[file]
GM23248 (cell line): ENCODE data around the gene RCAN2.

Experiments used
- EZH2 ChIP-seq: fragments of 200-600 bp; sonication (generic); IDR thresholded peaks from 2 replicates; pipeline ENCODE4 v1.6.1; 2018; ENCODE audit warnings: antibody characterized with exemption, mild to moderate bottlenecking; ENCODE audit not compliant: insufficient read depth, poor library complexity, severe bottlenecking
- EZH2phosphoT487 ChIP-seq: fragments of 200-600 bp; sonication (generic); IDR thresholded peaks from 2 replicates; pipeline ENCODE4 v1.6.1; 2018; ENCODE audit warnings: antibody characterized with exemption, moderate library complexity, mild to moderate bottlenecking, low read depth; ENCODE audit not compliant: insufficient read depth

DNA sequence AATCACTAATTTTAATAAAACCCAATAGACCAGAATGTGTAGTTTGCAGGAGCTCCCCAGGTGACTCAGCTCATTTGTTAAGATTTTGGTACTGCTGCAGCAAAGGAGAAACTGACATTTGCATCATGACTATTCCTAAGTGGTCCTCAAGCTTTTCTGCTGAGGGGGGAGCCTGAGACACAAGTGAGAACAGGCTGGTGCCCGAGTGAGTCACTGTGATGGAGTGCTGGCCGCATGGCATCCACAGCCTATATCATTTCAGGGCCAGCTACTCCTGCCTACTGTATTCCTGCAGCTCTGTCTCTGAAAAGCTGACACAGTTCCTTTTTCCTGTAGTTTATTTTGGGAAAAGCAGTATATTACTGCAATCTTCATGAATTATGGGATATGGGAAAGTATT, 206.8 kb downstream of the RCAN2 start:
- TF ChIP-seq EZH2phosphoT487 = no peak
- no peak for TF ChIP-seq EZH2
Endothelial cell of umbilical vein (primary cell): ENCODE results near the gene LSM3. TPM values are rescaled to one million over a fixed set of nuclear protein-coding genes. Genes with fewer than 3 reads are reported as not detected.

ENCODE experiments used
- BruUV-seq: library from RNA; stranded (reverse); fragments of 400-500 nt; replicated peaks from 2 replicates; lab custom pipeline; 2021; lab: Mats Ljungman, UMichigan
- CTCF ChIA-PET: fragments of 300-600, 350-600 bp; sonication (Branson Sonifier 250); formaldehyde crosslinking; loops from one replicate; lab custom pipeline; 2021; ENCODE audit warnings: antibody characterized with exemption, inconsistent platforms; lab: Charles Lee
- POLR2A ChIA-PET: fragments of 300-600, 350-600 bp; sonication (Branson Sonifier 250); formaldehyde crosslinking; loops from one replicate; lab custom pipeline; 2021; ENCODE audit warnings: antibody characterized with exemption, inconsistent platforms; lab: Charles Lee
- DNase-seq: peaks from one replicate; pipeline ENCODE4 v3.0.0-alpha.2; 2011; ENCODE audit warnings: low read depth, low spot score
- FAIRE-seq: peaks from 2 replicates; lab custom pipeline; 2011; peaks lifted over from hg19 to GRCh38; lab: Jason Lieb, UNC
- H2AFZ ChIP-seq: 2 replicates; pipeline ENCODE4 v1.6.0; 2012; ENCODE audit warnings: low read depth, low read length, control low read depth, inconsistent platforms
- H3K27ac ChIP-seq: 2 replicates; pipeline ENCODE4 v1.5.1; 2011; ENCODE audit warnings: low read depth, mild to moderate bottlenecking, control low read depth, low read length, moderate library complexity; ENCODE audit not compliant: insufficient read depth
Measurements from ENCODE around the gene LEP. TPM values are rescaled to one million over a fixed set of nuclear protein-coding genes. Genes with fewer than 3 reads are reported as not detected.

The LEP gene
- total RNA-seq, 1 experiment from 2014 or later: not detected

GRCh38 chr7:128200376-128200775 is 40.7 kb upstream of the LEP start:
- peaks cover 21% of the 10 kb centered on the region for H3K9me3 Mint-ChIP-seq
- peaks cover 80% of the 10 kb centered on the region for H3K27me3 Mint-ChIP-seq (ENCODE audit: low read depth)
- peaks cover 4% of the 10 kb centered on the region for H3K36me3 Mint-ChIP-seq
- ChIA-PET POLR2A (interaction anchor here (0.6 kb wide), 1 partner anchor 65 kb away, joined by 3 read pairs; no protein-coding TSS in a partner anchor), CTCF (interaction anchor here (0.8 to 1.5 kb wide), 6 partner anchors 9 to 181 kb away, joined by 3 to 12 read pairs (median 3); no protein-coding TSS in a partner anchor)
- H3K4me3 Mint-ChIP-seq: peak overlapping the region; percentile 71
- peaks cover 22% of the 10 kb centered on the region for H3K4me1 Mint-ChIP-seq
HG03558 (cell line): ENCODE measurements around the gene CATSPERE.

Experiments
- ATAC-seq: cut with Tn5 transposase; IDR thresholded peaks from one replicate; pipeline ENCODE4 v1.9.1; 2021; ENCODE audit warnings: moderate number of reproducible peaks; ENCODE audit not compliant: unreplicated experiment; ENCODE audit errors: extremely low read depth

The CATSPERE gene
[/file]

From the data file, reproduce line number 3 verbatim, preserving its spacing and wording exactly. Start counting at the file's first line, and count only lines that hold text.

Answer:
- EZH2 ChIP-seq: fragments of 200-600 bp; sonication (generic); IDR thresholded peaks from 2 replicates; pipeline ENCODE4 v1.6.1; 2018; ENCODE audit warnings: antibody characterized with exemption, mild to moderate bottlenecking; ENCODE audit not compliant: insufficient read depth, poor library complexity, severe bottlenecking